Monday, August 6, 2012

Under Cover: Tales of the Dark Knight

Mark Cotta Vaz proposed to DC Comics a book celebrating Batman’s fiftieth anniversary. This book was handled by Joe Orlando, who was DC Comics’ Editor for Special Projects. Ballantine Books was chosen to publish the book.

MONDAY, JUNE 27, 1988

10:00 AM meeting at Ballantine Books, 201 East 50th Street, with Risa Kessler, editor, Stephen McNabb, copy editor, Fred Dodnick, production manager, and Alex Klapwald, production assistant.

At the meeting I was given a copy Vaz’s proposal plus a number of Batman books and posters for reference. Risa Kessler wanted the cover to incorporate Batman into the city architecture/skyline as Frank Miller had done in one of his Dark Knight Returns illustrations. She also hoped to get Miller to do the cover for this book. A date was set for me to present cover concepts.

SUNDAY, JULY 24, 1988

I began working on cover concepts. I incorporated Batman into the skyline with a bat reflected in the river. The title was off to the side like the Dark Knight Returns book.

One of the reference books from DC was Batman: Son of the Demon which showed Batman atop a building. I thought of trying something similar to what Will Eisner had done on the splash pages of The Spirit in which the letters S-P-I-R-I-T are part of the scene

What I came up with wasn’t clever like The Spirit but more like the biblical movie posters for Ben-Hur and King of Kings; the titles were in perspective and built of stone with characters from the movie placed in and around the letters.

I always preferred the Chrysler Building over the Empire State Building. The title became part of the architecture. Like the Son of the Demon cover, I had Batman looking down at the street.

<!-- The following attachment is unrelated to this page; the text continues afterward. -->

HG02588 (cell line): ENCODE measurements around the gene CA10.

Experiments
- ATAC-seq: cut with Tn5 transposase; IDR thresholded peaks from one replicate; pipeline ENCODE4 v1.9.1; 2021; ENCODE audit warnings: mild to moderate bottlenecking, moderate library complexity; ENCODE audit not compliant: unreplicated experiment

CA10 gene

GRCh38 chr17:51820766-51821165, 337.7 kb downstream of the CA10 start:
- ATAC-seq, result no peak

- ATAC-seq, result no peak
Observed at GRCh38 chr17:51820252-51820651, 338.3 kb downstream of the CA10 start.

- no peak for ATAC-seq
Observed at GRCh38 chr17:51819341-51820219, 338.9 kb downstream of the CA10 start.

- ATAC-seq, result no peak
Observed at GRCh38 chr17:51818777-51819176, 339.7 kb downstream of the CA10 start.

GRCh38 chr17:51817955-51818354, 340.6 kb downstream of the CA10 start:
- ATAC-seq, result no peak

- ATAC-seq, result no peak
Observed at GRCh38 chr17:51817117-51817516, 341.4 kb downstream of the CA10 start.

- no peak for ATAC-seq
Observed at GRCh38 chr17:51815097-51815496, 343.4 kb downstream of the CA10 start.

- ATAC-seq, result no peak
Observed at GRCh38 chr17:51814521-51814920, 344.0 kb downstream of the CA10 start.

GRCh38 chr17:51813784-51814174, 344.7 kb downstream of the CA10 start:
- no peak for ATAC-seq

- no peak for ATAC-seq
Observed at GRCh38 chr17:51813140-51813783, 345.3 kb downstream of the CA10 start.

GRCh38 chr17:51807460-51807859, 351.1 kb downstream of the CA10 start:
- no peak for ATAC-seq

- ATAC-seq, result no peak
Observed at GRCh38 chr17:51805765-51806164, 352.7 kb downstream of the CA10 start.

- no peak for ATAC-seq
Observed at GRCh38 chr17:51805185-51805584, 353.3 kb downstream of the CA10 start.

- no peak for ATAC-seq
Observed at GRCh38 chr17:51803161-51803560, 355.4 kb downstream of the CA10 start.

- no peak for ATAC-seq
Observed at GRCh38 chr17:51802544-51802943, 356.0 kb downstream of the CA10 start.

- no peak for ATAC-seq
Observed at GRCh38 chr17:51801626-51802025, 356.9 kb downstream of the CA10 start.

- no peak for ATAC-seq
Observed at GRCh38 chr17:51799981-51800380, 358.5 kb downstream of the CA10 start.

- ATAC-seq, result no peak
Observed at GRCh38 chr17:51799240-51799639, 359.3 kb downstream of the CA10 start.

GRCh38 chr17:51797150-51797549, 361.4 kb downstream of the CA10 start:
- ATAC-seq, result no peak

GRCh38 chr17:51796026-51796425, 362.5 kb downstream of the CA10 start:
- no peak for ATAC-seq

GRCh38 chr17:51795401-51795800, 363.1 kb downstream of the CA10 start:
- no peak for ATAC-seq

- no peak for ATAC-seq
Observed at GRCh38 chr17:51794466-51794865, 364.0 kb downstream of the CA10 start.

11:45 AM meeting at Ballantine Books to present my cover concepts.

Risa liked the concept of Batman in the skyline but Stephen, Fred and Alex preferred Batman on the
Chrysler Building (my favorite, too). The concept of Batman on the Chrysler Building plus photos of the Chrysler Building, for reference, were sent to DC Comics.

A few weeks later, the finished illustration was delivered to Ballantine Books. Sigmond Pifko, the illustrator, did the airbrush art on 30 x 40 inch illustration board. I was given an 8-by-10-inch color transparency of the illustration so I could do the cover mechanical. Using a scanner drum to make color separations of the art was the norm in the publishing industry. The transparency I had could have been scanned but Fred decided to make a conventional camera separation from the original illustration. As you may know, a transparency has a slight blueish tint. The typeface for the subtitle and author’s name was supplied by Photo-Lettering who photographically manipulated the type to match the perspective of the title. The book was published shortly after the release of Tim Burton’s Batman movie.

Cover proof; originally, the book measured
9 by 12 inches / 22.9 by 30.5 centimeters.

The book measured 8.375 by 10.875 inches
/ 21.3 by 27.6 centimeters.

Although Frank Miller did not do the cover, I think Pifko, a Canadian, did a terrific job. Sometime after the book was published in 1989, I called him. He told me that he had my concept drawing and a pencil drawing from Orlando, who had refined my design and changed the attitude of Batman from looking down to turning and looking at you. A similar approach was used on The Amazing Spider-Man Annual 37, July 2010.

A “parody” of the cover was published as the cover of VAR Business, November 1991, which was included in the Print Regional Design Annual 1990. I mentioned it to Robbin Brosterman, a designer at at DC Comics, who informed Lillian Laserson, DC’s in-house counsel. A series letters between DC, VAR and CMP Publications resulted in a clarification.

(Next post on Monday: Herb Lubalin, part 1 of 7)